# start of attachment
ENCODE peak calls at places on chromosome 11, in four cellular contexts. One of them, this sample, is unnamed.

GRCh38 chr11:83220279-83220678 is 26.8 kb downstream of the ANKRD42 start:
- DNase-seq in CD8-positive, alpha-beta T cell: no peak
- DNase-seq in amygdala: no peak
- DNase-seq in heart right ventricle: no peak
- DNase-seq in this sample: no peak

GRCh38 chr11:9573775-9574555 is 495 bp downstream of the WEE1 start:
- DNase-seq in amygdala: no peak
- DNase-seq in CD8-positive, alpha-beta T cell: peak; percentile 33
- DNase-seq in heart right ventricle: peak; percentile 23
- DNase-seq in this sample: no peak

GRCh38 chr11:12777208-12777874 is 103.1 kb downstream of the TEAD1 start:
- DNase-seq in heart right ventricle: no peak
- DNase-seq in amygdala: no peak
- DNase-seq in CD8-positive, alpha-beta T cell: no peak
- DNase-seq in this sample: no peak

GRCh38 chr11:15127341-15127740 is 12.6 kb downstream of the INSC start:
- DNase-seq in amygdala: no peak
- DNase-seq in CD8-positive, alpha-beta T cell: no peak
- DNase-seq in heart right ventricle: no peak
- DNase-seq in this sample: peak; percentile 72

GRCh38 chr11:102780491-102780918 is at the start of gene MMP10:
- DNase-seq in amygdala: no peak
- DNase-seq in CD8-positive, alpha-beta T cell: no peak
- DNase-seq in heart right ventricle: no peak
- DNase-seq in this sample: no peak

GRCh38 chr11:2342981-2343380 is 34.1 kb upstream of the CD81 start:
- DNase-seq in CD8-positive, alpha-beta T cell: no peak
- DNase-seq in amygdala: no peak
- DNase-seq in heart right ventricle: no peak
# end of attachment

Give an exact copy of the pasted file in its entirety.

ENCODE peak calls at places on chromosome 11, in four cellular contexts. One of them, this sample, is unnamed.

GRCh38 chr11:83220279-83220678 is 26.8 kb downstream of the ANKRD42 start:
- DNase-seq in CD8-positive, alpha-beta T cell: no peak
- DNase-seq in amygdala: no peak
- DNase-seq in heart right ventricle: no peak
- DNase-seq in this sample: no peak

GRCh38 chr11:9573775-9574555 is 495 bp downstream of the WEE1 start:
- DNase-seq in amygdala: no peak
- DNase-seq in CD8-positive, alpha-beta T cell: peak; percentile 33
- DNase-seq in heart right ventricle: peak; percentile 23
- DNase-seq in this sample: no peak

GRCh38 chr11:12777208-12777874 is 103.1 kb downstream of the TEAD1 start:
- DNase-seq in heart right ventricle: no peak
- DNase-seq in amygdala: no peak
- DNase-seq in CD8-positive, alpha-beta T cell: no peak
- DNase-seq in this sample: no peak

GRCh38 chr11:15127341-15127740 is 12.6 kb downstream of the INSC start:
- DNase-seq in amygdala: no peak
- DNase-seq in CD8-positive, alpha-beta T cell: no peak
- DNase-seq in heart right ventricle: no peak
- DNase-seq in this sample: peak; percentile 72

GRCh38 chr11:102780491-102780918 is at the start of gene MMP10:
- DNase-seq in amygdala: no peak
- DNase-seq in CD8-positive, alpha-beta T cell: no peak
- DNase-seq in heart right ventricle: no peak
- DNase-seq in this sample: no peak

GRCh38 chr11:2342981-2343380 is 34.1 kb upstream of the CD81 start:
- DNase-seq in CD8-positive, alpha-beta T cell: no peak
- DNase-seq in amygdala: no peak
- DNase-seq in heart right ventricle: no peak